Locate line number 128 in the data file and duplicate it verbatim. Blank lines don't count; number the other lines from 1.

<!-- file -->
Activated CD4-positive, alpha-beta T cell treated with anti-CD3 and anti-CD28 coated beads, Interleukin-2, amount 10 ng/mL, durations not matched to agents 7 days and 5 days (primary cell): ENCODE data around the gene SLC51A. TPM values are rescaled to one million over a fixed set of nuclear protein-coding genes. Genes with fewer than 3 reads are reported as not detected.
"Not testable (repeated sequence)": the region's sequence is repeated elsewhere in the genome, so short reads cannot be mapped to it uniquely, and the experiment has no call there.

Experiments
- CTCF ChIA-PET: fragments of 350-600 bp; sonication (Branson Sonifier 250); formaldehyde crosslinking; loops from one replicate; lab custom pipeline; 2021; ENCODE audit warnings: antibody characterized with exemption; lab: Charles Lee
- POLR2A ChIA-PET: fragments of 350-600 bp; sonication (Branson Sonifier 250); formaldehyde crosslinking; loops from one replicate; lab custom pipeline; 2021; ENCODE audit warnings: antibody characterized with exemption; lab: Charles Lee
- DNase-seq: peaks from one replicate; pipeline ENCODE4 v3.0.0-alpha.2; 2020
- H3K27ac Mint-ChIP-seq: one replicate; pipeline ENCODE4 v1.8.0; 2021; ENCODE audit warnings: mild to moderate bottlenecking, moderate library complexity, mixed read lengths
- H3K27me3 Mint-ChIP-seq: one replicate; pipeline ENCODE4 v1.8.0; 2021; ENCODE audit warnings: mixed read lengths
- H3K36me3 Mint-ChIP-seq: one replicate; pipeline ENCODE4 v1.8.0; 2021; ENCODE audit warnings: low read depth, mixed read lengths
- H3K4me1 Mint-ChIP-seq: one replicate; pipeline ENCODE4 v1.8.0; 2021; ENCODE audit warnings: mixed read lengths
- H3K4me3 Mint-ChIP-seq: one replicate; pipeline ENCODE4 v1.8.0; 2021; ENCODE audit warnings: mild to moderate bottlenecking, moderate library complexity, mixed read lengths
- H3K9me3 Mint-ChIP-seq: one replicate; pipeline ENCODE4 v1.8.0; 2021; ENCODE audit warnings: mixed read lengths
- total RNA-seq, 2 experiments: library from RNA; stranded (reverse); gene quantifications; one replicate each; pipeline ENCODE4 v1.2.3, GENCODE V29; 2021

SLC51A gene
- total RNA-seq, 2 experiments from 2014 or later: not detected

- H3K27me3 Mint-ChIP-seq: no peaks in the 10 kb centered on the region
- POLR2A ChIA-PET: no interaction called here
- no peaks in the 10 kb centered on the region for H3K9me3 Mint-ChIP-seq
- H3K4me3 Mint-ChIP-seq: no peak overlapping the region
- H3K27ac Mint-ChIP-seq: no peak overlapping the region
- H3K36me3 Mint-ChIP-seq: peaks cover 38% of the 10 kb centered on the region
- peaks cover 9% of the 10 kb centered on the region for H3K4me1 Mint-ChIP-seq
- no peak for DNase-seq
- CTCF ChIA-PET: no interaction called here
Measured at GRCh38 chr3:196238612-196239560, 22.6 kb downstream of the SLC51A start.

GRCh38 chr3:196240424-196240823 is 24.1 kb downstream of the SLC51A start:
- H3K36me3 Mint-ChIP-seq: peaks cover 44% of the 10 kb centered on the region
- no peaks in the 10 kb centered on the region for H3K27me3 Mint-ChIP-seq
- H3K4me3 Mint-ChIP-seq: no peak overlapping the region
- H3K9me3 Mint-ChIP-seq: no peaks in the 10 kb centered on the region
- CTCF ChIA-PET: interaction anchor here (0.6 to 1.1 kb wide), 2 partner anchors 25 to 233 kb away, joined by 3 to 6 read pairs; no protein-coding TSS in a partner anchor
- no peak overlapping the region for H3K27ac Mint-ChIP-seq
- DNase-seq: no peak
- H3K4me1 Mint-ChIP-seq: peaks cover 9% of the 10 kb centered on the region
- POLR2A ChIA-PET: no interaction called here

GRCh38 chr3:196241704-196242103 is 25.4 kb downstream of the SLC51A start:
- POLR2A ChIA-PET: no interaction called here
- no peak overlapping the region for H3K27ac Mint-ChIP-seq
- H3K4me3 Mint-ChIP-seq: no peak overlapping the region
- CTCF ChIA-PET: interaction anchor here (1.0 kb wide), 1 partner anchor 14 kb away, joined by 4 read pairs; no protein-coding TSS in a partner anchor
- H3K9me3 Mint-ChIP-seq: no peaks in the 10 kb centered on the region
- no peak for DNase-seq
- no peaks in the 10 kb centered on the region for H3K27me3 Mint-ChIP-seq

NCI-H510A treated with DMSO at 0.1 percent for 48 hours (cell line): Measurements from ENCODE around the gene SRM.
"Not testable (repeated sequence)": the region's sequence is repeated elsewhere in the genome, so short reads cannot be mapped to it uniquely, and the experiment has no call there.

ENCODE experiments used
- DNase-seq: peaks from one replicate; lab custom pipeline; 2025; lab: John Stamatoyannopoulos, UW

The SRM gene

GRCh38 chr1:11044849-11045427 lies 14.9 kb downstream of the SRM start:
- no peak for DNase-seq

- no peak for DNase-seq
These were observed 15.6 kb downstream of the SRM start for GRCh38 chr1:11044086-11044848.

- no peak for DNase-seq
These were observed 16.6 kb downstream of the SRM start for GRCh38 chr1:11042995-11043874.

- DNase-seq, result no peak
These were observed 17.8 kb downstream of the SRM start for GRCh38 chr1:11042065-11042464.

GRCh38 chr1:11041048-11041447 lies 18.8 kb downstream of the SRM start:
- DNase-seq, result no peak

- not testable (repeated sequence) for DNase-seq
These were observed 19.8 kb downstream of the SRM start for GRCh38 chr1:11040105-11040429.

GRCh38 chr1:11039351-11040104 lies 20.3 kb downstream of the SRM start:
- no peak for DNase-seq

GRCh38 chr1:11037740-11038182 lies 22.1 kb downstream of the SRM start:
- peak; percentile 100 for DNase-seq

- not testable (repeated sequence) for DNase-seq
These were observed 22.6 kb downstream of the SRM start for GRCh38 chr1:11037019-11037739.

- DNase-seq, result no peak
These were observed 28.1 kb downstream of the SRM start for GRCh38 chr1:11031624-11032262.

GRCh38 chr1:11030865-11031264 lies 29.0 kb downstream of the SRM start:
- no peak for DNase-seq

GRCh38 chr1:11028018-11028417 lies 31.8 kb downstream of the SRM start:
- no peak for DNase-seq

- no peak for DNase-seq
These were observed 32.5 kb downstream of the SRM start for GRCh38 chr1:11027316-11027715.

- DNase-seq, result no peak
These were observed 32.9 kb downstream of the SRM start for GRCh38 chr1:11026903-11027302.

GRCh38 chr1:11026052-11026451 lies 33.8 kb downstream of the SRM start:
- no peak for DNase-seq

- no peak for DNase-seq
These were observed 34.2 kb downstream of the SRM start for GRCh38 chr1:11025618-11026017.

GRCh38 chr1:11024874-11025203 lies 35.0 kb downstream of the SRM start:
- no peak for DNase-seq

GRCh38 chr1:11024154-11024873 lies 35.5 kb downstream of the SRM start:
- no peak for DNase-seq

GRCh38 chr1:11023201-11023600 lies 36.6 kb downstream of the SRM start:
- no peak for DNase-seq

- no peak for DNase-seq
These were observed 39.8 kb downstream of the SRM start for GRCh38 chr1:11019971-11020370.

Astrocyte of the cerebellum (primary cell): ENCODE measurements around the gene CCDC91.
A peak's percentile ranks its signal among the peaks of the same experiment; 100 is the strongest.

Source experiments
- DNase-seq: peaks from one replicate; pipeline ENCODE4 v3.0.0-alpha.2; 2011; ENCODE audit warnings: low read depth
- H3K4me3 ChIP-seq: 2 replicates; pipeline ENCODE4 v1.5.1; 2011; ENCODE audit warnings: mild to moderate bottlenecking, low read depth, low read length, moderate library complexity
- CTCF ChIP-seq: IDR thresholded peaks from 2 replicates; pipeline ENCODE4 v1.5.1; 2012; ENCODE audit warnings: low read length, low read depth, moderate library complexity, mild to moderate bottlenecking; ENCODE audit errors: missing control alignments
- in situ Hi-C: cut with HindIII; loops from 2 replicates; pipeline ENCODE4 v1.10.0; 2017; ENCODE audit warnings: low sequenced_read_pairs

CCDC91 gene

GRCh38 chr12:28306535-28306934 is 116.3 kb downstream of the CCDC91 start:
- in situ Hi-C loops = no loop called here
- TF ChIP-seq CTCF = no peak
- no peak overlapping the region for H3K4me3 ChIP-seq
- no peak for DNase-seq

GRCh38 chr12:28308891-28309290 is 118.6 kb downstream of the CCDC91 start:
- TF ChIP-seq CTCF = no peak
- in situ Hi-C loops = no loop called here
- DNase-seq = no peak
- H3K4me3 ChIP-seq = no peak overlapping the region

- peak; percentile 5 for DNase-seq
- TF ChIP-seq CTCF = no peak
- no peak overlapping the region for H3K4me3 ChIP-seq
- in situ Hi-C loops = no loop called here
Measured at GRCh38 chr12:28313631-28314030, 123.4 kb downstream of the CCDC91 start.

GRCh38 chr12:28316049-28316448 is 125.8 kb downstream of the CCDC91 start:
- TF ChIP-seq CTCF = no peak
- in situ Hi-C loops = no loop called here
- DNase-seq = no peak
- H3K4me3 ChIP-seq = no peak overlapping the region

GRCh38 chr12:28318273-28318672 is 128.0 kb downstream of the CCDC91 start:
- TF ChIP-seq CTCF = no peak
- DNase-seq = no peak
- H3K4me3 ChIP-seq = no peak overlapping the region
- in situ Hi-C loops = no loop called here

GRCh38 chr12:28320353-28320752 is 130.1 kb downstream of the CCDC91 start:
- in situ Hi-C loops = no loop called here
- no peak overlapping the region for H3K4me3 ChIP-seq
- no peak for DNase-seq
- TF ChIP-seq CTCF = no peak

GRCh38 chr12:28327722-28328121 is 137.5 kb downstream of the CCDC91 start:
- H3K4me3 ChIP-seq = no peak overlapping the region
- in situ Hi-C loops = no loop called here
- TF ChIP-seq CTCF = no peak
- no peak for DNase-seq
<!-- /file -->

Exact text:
- H3K4me3 ChIP-seq = no peak overlapping the region